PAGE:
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Conversion of CBD into Other Cannabinoids

Written by Sabina Pulone

Cannabidiol (CBD) is the major non-intoxicating constituent of cannabis plants. Because of its broad-spectrum, health-promoting properties and safe pharmacological profile, CBD is commonly added to food supplements, cosmetics, and vaping cartridges, in addition to being sold as prescription medicine.

Depending on the specific regulations, hemp-derived products are considered legal if the levels of intoxicatingΔ9-tetrahydrocannabinol (9-THC) are under a certain percentage. The safety and regulatory concerns that have arisen regarding the possibility of in vivo / in vitro conversion of CBD into other cannabinoids or metabolites are still debated in the scientific community. Many studies reported the conversion of CBD intoΔ9-THC, Δ8-THC and other psychoactive isomers, including Δ7-THC, Δ10-THC, Δ11-THC and iso-THC, upon treatment with heat and strong acids such as hydrochloric acid, sulfuric acid, or p-toluenesulfonic acid. [1] These conversions can also occur in vitro upon treatment with artificial gastric juice for incubation. Moreover, 9-THC and its metabolites, 11-hydroxy-THC or 11-COOH-THC, have been detected in the whole blood of rats several hours after an oral administration of CBD in high dosage range (50 mg/kg).

Improper storage conditions have been shown to be a possible trigger for the formation of intoxicating compounds from CBD. As mentioned above, in acidic environments, CBD can convert to 9-THC, but also basic conditions can lead to the isomerization of CBD toΔ6-CBD, a compound that has been shown to possess THC-like effects. In addition to the pH of the CBD-derivatives, daylight, room temperature, and oxygen presence increase the conversion rates of CBD. It was postulated that the decomposition of CBD starts with the cyclization to 9-THC, which, in turn, degrades to the mildly intoxicating oxidation by-product cannabinol (CBN). Even if CBD appeared more stable than 9-THC, the storage of CBD products should be carefully monitored and improper or long-term storage should be avoided or controlled using shelf-life tests to limit any chance of CBD conversion. More studies are needed to find compounds or optimal storage conditions that can prevent or slow down CBD degradation.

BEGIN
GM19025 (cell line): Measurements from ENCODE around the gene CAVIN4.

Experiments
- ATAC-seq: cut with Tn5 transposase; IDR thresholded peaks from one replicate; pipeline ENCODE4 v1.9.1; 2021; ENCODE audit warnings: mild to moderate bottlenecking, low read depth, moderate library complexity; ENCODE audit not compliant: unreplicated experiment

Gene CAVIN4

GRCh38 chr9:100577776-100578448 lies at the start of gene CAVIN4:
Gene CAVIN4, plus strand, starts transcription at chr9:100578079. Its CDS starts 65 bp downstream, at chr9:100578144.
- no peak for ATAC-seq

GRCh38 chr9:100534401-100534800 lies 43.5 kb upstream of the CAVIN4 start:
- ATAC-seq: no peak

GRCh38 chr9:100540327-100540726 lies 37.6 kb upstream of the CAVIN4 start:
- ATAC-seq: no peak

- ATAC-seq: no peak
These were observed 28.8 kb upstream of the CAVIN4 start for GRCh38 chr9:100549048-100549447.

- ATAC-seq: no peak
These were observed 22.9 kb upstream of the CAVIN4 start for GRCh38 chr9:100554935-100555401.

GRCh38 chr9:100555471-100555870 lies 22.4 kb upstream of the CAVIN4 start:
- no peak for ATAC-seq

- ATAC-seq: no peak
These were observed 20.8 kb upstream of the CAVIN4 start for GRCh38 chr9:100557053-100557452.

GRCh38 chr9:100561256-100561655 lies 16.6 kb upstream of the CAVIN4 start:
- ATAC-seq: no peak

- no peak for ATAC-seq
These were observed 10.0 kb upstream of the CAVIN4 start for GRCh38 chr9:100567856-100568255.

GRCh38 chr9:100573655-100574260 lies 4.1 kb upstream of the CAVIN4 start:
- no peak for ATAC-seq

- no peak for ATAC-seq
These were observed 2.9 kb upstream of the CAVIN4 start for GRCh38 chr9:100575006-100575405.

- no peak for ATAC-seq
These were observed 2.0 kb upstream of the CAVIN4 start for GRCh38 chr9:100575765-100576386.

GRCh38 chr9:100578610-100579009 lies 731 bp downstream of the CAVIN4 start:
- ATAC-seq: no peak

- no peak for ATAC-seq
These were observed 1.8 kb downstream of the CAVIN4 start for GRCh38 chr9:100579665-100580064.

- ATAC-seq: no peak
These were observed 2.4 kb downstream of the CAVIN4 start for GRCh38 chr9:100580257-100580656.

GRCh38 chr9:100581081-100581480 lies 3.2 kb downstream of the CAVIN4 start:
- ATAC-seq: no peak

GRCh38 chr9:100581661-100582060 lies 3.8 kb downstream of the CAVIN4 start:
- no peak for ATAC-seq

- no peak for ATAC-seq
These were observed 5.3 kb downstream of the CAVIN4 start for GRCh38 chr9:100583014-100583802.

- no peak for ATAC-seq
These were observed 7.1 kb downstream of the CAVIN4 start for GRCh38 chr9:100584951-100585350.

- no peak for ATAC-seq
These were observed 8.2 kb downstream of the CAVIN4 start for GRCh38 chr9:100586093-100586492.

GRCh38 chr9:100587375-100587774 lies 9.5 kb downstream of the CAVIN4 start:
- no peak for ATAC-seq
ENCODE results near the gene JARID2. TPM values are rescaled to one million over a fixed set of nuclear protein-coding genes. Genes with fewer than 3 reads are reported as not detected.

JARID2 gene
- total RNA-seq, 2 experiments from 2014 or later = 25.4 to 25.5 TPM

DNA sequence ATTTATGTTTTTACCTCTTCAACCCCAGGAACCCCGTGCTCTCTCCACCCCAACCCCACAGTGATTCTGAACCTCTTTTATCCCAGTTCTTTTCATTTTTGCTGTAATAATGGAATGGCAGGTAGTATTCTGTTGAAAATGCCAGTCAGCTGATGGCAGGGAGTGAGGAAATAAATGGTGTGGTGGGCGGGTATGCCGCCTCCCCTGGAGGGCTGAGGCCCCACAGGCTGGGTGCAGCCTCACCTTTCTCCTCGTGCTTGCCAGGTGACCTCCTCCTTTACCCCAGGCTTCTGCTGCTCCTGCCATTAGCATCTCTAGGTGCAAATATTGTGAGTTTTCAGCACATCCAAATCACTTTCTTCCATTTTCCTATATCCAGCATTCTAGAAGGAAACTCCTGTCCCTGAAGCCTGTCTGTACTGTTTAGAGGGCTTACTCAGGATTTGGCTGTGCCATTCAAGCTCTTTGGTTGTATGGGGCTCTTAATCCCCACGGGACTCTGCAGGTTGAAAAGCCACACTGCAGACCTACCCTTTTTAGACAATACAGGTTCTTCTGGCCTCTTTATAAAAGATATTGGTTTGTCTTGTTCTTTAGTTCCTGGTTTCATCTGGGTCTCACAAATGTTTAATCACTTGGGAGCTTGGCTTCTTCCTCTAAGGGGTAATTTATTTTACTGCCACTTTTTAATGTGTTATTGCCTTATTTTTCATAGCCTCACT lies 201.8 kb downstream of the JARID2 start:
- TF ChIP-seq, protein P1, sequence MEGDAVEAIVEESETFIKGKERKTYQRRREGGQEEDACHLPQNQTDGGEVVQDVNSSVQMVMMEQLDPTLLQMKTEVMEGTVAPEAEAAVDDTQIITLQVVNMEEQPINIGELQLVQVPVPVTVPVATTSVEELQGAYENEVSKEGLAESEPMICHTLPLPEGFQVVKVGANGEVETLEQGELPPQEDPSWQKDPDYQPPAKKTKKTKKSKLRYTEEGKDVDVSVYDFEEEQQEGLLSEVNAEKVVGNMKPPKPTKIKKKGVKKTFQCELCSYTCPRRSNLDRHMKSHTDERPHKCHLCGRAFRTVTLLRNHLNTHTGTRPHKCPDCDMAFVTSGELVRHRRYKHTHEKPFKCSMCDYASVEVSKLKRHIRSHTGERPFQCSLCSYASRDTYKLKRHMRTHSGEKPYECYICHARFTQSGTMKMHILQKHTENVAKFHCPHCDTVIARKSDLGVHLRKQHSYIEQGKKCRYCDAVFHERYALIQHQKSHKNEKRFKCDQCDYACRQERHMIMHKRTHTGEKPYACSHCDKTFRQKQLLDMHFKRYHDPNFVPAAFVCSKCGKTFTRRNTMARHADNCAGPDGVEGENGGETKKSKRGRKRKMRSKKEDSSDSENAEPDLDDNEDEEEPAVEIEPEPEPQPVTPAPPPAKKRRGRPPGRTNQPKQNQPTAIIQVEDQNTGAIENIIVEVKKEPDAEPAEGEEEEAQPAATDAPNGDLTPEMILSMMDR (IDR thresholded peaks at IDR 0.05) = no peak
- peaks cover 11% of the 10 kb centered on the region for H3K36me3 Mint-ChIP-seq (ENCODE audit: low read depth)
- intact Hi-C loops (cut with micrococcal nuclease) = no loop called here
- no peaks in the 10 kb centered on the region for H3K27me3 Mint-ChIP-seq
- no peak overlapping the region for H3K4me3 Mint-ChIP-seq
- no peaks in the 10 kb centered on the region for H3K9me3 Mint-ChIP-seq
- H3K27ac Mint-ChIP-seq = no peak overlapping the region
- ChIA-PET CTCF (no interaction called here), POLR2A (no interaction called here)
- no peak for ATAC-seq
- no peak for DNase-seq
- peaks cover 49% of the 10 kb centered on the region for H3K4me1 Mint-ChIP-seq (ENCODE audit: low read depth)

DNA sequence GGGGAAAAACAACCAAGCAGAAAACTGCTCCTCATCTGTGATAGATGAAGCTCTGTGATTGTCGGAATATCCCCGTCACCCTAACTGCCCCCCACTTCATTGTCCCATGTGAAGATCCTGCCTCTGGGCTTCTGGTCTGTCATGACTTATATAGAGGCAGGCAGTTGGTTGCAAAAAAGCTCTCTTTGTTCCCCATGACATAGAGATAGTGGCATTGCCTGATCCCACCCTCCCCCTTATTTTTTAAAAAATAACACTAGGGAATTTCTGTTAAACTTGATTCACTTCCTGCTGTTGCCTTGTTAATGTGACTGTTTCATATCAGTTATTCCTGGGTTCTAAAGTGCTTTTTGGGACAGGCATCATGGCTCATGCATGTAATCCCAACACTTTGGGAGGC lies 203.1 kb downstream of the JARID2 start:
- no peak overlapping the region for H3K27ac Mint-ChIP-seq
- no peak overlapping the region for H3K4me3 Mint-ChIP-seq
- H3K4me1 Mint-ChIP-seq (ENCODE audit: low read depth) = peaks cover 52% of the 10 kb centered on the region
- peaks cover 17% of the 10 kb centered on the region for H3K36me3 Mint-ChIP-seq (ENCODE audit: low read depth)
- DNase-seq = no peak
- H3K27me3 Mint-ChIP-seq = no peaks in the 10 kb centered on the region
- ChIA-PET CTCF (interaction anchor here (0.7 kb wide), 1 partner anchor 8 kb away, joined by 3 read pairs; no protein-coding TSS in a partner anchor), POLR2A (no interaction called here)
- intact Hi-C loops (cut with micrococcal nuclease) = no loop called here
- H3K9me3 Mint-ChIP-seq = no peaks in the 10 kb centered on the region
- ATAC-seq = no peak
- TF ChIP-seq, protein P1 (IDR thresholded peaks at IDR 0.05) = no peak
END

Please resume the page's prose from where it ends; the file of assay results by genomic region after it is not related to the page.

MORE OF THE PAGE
Detection methods involving the use of heat like gas chromatography/mass spectrometry (GC/MS) can form artifacts through thermal reactions. Interestingly, almost all in vivo scientific studies reporting the detection of 9-THC after CBD administration used GC/MS analytical techniques. In other studies using other analytical techniques, THC derivatives or psychoactive metabolites have never been detected in blood or brain tissues. Because of the similarity of the molecules, there’s a good chance of overlapping peak signals because of similar retention time on high-performance liquid chromatography (HPLC) as well as similar fragmentation patterns with MS. Only high resolution and efficient HPLC/MS methods can be used to unambiguously detect cannabinoids and related metabolites.

 

References:

[1] Golombek P. et al. Conversion of cannabidiol (CBD) into psychotropic cannabinoids including tetrahydrocannabinol (THC): A controversy in the scientific literature. Toxics. 2020;8(2):41. doi: 10.3390/toxics8020041. PMID: 32503116; PMCID: PMC7357058. [times cited = 10; journal impact factor = 3.531]

Image: https://pixabay.com/photos/cannabis-marijuana-plant-cbd-macro-6693693/

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Sabina Pulone

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